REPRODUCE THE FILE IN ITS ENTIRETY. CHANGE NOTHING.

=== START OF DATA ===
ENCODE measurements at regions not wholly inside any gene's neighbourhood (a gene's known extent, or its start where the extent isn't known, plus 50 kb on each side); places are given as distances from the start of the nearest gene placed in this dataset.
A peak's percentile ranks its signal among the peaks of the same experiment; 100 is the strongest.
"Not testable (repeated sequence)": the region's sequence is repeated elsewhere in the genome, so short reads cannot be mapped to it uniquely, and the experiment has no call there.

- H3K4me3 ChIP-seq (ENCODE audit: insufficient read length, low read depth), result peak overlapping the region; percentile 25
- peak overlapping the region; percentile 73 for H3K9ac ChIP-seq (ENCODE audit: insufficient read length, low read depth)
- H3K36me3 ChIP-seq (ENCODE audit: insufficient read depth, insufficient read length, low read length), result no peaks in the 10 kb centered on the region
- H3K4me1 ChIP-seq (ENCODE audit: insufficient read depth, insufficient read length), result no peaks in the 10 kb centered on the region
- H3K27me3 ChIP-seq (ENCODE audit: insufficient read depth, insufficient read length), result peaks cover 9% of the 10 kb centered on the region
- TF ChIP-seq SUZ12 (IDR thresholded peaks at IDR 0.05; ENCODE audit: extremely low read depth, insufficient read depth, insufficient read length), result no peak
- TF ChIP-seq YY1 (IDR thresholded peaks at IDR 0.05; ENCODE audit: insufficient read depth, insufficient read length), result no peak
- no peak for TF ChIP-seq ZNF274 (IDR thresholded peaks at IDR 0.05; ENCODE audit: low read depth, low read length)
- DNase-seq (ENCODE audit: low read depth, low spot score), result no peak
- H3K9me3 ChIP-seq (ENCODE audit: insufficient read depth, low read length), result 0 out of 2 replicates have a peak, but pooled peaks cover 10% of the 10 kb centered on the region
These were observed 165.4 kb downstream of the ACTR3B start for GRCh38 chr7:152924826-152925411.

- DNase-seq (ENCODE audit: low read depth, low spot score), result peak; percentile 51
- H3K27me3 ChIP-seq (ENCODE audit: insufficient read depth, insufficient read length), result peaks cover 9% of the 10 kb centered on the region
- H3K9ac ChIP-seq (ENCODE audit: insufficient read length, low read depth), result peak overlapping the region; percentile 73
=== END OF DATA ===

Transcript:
ENCODE measurements at regions not wholly inside any gene's neighbourhood (a gene's known extent, or its start where the extent isn't known, plus 50 kb on each side); places are given as distances from the start of the nearest gene placed in this dataset.
A peak's percentile ranks its signal among the peaks of the same experiment; 100 is the strongest.
"Not testable (repeated sequence)": the region's sequence is repeated elsewhere in the genome, so short reads cannot be mapped to it uniquely, and the experiment has no call there.

- H3K4me3 ChIP-seq (ENCODE audit: insufficient read length, low read depth), result peak overlapping the region; percentile 25
- peak overlapping the region; percentile 73 for H3K9ac ChIP-seq (ENCODE audit: insufficient read length, low read depth)
- H3K36me3 ChIP-seq (ENCODE audit: insufficient read depth, insufficient read length, low read length), result no peaks in the 10 kb centered on the region
- H3K4me1 ChIP-seq (ENCODE audit: insufficient read depth, insufficient read length), result no peaks in the 10 kb centered on the region
- H3K27me3 ChIP-seq (ENCODE audit: insufficient read depth, insufficient read length), result peaks cover 9% of the 10 kb centered on the region
- TF ChIP-seq SUZ12 (IDR thresholded peaks at IDR 0.05; ENCODE audit: extremely low read depth, insufficient read depth, insufficient read length), result no peak
- TF ChIP-seq YY1 (IDR thresholded peaks at IDR 0.05; ENCODE audit: insufficient read depth, insufficient read length), result no peak
- no peak for TF ChIP-seq ZNF274 (IDR thresholded peaks at IDR 0.05; ENCODE audit: low read depth, low read length)
- DNase-seq (ENCODE audit: low read depth, low spot score), result no peak
- H3K9me3 ChIP-seq (ENCODE audit: insufficient read depth, low read length), result 0 out of 2 replicates have a peak, but pooled peaks cover 10% of the 10 kb centered on the region
These were observed 165.4 kb downstream of the ACTR3B start for GRCh38 chr7:152924826-152925411.

- DNase-seq (ENCODE audit: low read depth, low spot score), result peak; percentile 51
- H3K27me3 ChIP-seq (ENCODE audit: insufficient read depth, insufficient read length), result peaks cover 9% of the 10 kb centered on the region
- H3K9ac ChIP-seq (ENCODE audit: insufficient read length, low read depth), result peak overlapping the region; percentile 73